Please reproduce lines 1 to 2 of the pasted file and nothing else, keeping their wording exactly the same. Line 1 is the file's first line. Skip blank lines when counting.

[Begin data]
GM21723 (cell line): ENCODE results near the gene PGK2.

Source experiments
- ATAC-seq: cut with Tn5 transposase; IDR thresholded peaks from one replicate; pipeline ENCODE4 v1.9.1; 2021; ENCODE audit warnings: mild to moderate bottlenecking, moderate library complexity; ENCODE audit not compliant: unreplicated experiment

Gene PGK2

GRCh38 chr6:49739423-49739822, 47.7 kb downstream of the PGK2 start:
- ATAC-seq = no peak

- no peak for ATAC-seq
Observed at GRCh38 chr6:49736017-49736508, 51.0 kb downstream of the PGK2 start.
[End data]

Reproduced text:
GM21723 (cell line): ENCODE results near the gene PGK2.

Source experiments